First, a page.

LEAGUE CITY

Despite the damage wrought by Hurricane Harvey in summer 2017, League City continued to be the fastest growing city in Galveston County last year, according to new estimates the U.S. Census Bureau released Thursday.

League City’s population increased by 1,690 people from July 1, 2017 to July 1, 2018, according to the census bureau. The city’s population increased to 106,244 people. It’s grown by 22,167 people since 2010.

League City has been the fastest growing city in Galveston County for the past 10 years. That trend continued, even though more than 8,000 homes in the city were damaged during Hurricane Harvey in August 2017.

League City’s persistent growth, despite the storm, is evidence of the city’s high quality of life, Mayor Pat Hallisey said.

“We’re happy,” Hallisey said. “We know we’re growing, and we’re feeling the pains of growing. In a positive way, we’re feeling it.”

The numbers didn’t surprise Hallisey, in part because the city already has been using an even higher estimate in official documents, he said.

The city’s own current population estimate is 106,803, a city spokeswoman said. Hallisey joked he was telling people the city already had surpassed 115,000.

He guessed his joke would be true within three years.

The lack of an apparent post-storm effect on the population also didn’t strike him as unusual.

“Hurricanes come and go,” he said “The quality of life and the education opportunities for children are the two major drivers that bring people to our town. That hasn’t changed.”

All but one city in Galveston County saw increased population estimates in 2018, although the growth rates varied greatly.

Texas City had a reported growth of 691 people, to 49,153 residents in 2018.

The city of Galveston added just 23 people in 2018, according to the bureau. The island’s population growth slowed significantly in the past two years.

The city’s estimated population grew by more than 440 residents every year from 2012 to 2016. In 2017, the growth slowed to 196 people. It slowed again in 2018.

That storm drastically changed Galveston’s population, driving the population down to 47,795 people. Galveston’s estimated population before Ike was around 57,000 people.

The tiny community of Clear Lake Shores saw its population decrease by two people, according to the census bureau.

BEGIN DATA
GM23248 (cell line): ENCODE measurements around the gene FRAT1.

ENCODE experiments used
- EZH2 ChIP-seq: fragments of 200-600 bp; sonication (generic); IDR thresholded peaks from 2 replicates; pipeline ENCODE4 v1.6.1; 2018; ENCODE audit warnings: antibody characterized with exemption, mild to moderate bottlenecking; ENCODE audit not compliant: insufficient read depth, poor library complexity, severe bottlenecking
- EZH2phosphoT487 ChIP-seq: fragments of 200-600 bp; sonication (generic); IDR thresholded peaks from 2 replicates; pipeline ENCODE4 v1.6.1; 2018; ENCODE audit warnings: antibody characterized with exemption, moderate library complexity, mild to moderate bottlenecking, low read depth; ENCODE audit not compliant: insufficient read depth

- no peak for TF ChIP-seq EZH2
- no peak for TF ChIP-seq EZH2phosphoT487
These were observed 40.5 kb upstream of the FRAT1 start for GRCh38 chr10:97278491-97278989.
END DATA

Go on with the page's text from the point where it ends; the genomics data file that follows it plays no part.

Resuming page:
The new population estimates are based on the bureau’s analysis of birth and death records, as well as data about domestic and international migration. The next full census will be in 2020.

John Wayne Ferguson: 409-683-5226; john.ferguson@galvnews.com or on Twitter @johnwferguson.

Galveston County population changes, 2017-2018

All but one of Galveston County's cities grew in population in 2018, though in some cities increases were very small.

Source: U.S. Census Bureau

City 2017 2018 Net change, 2017-2018 Percent Change, 2017-2018
League City 104554 106244 1690 1.62%
Galveston 50434 50457 23 0.05%
Texas City 48462 49153 691 1.43%
Friendswood 39833 40181 348 0.87%
Dickinson 20795 20881 86 0.41%
La Marque 16730 16786 56 0.33%
Santa Fe 13424 13509 85 0.63%
Hitchcock 7880 7902 22 0.28%
Kemah 2021 2024 3 0.15%
Bayou Vista 1622 1635 13 0.80%
Clear Lake Shores 1207 1205 -2 -0.17%
Jamaica Beach 1073 1079 6 0.56%
Tiki Island 1061 1068 7 0.66%

(4) comments

Ron Shelby

Since they have the largest population in the county: What kind of public housing is in League City compared to the other cities in the county?

Don Schlessinger

There's no requirement for them to have public housing. They send all their public housing problems to Galveston, great deal for League City, not so for the island.

Ray Taft

According to the U.S. Census Bureau numbers presented for cites (total of 312,124) in this article and Galveston County population estimates of 337,890 online at the USCB, that means there are about 25,766 people living in unincorporated areas in Galveston County.

A larger number than many cities. How about TDN and the county pay more attention to unincorporated areas!

Michelle Aycoth

8,000 homes flooded during Harvey, why would anybody want to live in this prone city !
Andrew Aycoth

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